• Para 8.  Where, either as a result of parental agreement or as a result of one parent on their own varying the arrangements, a child does not get to spend time with the other parent as set down in the Child Arrangements Order, the Courts will expect alternative arrangements to be made to establish and maintain regular contact between the child and the other parent within the Stay at Home Rules, for example remotely – by Face-Time, WhatsApp Face-Time, Skype, Zoom or other video connection or, if that is not possible, by telephone.

The key message is that, where Coronavirus restrictions cause the letter of a Court Order to be varied, the spirit of the Order should nevertheless be delivered by making safe alternative arrangements for the child.  On a practical level, we would recommend that you make a full note of any variation agreed, and when it was agreed, and confirm it in either an email or text message to the other parent so there is written evidence in the event this is disputed in the future .

If co-parenting during lockdown has broken down, and one parent who has the care of the child[ren] refuses to either facilitate the collection or the return of the child[ren] to the other parent on the basis of current Public Health advice rules, whether they were acting reasonably may be for a Court to determine at a date in the future.  Again, a clear note of what decision has been made and confirmation via text or email would be sensible in the event this matter does or may need future court determination.   Again, there may be good reasons to vary contact and alternatives, such as telephone / Skype / FaceTime/ WhatsApp and/or text and email should be encouraged.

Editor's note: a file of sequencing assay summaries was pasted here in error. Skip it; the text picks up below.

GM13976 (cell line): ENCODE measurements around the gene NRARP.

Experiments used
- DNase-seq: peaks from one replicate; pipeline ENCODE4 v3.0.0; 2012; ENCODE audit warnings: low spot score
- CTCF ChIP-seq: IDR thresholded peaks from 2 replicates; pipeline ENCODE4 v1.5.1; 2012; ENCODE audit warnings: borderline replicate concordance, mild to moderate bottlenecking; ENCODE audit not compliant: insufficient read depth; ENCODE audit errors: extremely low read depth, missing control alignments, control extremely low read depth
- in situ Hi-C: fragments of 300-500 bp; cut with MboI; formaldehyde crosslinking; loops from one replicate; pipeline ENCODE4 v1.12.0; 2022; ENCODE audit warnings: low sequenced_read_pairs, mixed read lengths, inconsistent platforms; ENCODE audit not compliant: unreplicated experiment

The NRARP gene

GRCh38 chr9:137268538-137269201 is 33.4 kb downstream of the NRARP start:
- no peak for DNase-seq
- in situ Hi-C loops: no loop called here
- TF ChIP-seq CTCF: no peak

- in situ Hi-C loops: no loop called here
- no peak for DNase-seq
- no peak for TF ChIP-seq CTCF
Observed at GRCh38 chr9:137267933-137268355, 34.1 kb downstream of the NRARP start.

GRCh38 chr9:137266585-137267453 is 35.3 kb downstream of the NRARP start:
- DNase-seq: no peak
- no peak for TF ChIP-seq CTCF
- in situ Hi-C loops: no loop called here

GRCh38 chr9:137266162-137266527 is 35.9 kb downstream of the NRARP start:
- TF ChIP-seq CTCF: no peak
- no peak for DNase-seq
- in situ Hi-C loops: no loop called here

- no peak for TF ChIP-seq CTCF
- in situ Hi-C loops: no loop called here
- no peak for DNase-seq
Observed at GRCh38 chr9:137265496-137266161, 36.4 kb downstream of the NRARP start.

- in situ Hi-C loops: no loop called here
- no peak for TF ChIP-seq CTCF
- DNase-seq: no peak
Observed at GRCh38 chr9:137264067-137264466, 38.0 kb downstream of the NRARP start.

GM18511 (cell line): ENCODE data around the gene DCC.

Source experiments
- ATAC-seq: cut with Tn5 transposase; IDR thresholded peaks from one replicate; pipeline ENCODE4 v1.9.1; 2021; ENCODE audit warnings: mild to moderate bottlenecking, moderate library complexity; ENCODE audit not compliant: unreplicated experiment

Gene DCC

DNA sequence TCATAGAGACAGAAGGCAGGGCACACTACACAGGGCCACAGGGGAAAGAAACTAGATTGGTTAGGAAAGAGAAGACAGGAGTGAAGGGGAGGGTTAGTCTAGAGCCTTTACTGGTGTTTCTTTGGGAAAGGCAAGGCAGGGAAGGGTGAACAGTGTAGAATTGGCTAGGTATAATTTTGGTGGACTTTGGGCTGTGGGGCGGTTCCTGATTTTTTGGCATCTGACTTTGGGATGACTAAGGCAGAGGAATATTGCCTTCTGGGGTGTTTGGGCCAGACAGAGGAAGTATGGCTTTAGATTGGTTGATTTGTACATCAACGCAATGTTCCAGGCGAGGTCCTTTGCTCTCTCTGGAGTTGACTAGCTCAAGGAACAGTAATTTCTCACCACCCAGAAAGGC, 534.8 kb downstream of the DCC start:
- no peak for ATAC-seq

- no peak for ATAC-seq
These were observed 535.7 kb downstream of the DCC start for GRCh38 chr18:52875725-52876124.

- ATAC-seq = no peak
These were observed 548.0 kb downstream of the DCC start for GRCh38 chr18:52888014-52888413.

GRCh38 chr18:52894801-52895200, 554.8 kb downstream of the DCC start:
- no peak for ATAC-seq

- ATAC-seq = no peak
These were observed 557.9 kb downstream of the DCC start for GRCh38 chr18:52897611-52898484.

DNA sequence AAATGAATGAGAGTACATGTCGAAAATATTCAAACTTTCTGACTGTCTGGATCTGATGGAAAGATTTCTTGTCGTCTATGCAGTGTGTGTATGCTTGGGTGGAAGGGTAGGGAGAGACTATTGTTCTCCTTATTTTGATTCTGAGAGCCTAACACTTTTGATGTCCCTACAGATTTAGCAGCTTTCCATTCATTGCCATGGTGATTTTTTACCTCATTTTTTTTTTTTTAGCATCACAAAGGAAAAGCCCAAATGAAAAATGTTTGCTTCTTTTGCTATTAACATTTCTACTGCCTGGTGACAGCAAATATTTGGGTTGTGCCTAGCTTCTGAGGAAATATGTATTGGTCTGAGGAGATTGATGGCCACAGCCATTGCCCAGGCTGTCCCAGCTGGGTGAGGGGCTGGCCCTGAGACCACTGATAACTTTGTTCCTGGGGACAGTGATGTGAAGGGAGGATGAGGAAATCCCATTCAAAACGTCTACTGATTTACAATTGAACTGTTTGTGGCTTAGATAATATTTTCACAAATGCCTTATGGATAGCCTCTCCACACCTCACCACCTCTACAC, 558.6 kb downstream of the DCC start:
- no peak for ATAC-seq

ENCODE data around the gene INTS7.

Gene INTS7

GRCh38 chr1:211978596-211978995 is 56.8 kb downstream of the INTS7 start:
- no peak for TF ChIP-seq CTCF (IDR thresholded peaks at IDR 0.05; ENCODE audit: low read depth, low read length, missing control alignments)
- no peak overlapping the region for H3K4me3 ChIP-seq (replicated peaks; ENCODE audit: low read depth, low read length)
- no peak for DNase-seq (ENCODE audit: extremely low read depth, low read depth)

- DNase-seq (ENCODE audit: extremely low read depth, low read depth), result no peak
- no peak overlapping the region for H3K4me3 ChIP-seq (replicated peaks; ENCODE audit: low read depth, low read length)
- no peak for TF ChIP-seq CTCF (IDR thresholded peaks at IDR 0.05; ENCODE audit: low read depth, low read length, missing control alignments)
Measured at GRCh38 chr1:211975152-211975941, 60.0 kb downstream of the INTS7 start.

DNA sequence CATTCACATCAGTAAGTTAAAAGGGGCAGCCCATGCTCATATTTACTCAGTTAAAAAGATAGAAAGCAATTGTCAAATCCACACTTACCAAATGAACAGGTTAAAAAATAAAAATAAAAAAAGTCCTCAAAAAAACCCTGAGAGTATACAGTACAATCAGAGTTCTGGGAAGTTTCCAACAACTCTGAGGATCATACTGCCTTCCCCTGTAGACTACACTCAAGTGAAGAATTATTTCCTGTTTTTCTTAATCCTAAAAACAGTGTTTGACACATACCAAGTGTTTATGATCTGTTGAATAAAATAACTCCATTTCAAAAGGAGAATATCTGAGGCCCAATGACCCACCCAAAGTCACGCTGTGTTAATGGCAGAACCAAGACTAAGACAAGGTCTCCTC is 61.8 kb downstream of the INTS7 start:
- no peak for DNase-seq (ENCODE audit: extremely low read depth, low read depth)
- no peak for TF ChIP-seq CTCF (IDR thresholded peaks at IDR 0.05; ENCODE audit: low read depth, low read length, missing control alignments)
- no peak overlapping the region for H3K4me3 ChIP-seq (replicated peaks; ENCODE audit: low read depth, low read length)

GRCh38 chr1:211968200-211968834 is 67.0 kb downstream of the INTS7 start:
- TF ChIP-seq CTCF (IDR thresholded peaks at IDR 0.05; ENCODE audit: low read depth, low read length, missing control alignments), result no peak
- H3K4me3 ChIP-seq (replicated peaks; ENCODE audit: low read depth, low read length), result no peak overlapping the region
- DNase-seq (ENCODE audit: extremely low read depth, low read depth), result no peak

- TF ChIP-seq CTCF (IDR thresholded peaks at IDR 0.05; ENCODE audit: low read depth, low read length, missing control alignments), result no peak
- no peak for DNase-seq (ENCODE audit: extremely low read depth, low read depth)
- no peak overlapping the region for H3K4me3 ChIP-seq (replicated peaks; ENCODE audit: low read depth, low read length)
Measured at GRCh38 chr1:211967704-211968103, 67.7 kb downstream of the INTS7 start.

If you suspect that a resident parent is failing to act reasonably and relying on the public health advice inappropriately in order to obstruct you from having contact with your child[ren], then you should consider issuing an application.   The Court will be able to determine matters on behalf of a child where parents are unable to reach agreement.

However, Court should be the last resort. Mediation may be a more cost-effective and constructive approach to the resolution of a dispute between parents.  Whilst face to face mediation is not currently available, it can take place over the phone or via Skype/ Facetime or Whats App.  Even before lockdown, mediation via these channels was permitted and qualified Mediators are familiar with this practice.

Another out of Court option is Family Arbitration. This is a voluntary method of resolving disputes in relation to children in a binding manner through the joint appointment of a private Judge (the Arbitrator), who is trained and accredited by IFLA (the Institute of Family Law Arbitrators).  Arbitration can take place at any stage and can be used to determine a discrete dispute or to resolve the whole dispute.

In addition, you may also like to visit the Cafcass website, which provides practical assistance and resources to separated parents.

If you need any further advice or have any questions about how to manage co-parenting during lockdown, then the team at Hawkins Family Law are here should you need us to help navigate these unchartered waters.